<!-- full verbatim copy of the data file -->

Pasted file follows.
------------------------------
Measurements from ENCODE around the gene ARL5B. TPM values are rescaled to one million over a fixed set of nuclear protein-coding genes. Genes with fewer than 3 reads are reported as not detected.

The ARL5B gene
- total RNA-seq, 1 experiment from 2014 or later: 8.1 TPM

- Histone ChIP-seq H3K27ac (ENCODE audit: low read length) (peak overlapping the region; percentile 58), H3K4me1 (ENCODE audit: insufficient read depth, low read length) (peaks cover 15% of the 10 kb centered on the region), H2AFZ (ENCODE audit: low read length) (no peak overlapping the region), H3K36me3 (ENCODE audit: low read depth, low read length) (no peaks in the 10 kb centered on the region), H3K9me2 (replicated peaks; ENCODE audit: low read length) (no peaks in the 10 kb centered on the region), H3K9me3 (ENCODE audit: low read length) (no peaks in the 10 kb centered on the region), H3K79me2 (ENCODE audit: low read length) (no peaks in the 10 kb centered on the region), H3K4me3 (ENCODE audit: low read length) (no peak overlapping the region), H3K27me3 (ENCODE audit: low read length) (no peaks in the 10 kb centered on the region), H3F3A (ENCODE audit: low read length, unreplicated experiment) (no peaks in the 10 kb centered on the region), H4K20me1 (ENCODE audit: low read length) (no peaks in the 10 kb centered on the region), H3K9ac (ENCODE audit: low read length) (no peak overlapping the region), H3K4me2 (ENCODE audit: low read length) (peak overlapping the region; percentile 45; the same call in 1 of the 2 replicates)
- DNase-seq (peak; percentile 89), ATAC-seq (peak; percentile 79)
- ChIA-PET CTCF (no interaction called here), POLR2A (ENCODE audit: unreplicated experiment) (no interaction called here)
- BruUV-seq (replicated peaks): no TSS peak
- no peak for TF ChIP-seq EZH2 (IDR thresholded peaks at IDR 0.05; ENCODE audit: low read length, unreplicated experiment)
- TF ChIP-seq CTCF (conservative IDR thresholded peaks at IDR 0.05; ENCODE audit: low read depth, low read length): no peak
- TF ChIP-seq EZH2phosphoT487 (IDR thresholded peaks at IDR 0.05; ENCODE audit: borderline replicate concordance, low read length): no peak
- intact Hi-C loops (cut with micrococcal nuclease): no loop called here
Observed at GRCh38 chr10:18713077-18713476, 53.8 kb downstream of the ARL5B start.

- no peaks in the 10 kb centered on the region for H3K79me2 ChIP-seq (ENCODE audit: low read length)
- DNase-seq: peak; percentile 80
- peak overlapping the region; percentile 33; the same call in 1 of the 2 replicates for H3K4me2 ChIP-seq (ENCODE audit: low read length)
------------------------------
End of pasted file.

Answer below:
Measurements from ENCODE around the gene ARL5B. TPM values are rescaled to one million over a fixed set of nuclear protein-coding genes. Genes with fewer than 3 reads are reported as not detected.

The ARL5B gene
- total RNA-seq, 1 experiment from 2014 or later: 8.1 TPM

- Histone ChIP-seq H3K27ac (ENCODE audit: low read length) (peak overlapping the region; percentile 58), H3K4me1 (ENCODE audit: insufficient read depth, low read length) (peaks cover 15% of the 10 kb centered on the region), H2AFZ (ENCODE audit: low read length) (no peak overlapping the region), H3K36me3 (ENCODE audit: low read depth, low read length) (no peaks in the 10 kb centered on the region), H3K9me2 (replicated peaks; ENCODE audit: low read length) (no peaks in the 10 kb centered on the region), H3K9me3 (ENCODE audit: low read length) (no peaks in the 10 kb centered on the region), H3K79me2 (ENCODE audit: low read length) (no peaks in the 10 kb centered on the region), H3K4me3 (ENCODE audit: low read length) (no peak overlapping the region), H3K27me3 (ENCODE audit: low read length) (no peaks in the 10 kb centered on the region), H3F3A (ENCODE audit: low read length, unreplicated experiment) (no peaks in the 10 kb centered on the region), H4K20me1 (ENCODE audit: low read length) (no peaks in the 10 kb centered on the region), H3K9ac (ENCODE audit: low read length) (no peak overlapping the region), H3K4me2 (ENCODE audit: low read length) (peak overlapping the region; percentile 45; the same call in 1 of the 2 replicates)
- DNase-seq (peak; percentile 89), ATAC-seq (peak; percentile 79)
- ChIA-PET CTCF (no interaction called here), POLR2A (ENCODE audit: unreplicated experiment) (no interaction called here)
- BruUV-seq (replicated peaks): no TSS peak
- no peak for TF ChIP-seq EZH2 (IDR thresholded peaks at IDR 0.05; ENCODE audit: low read length, unreplicated experiment)
- TF ChIP-seq CTCF (conservative IDR thresholded peaks at IDR 0.05; ENCODE audit: low read depth, low read length): no peak
- TF ChIP-seq EZH2phosphoT487 (IDR thresholded peaks at IDR 0.05; ENCODE audit: borderline replicate concordance, low read length): no peak
- intact Hi-C loops (cut with micrococcal nuclease): no loop called here
Observed at GRCh38 chr10:18713077-18713476, 53.8 kb downstream of the ARL5B start.

- no peaks in the 10 kb centered on the region for H3K79me2 ChIP-seq (ENCODE audit: low read length)
- DNase-seq: peak; percentile 80
- peak overlapping the region; percentile 33; the same call in 1 of the 2 replicates for H3K4me2 ChIP-seq (ENCODE audit: low read length)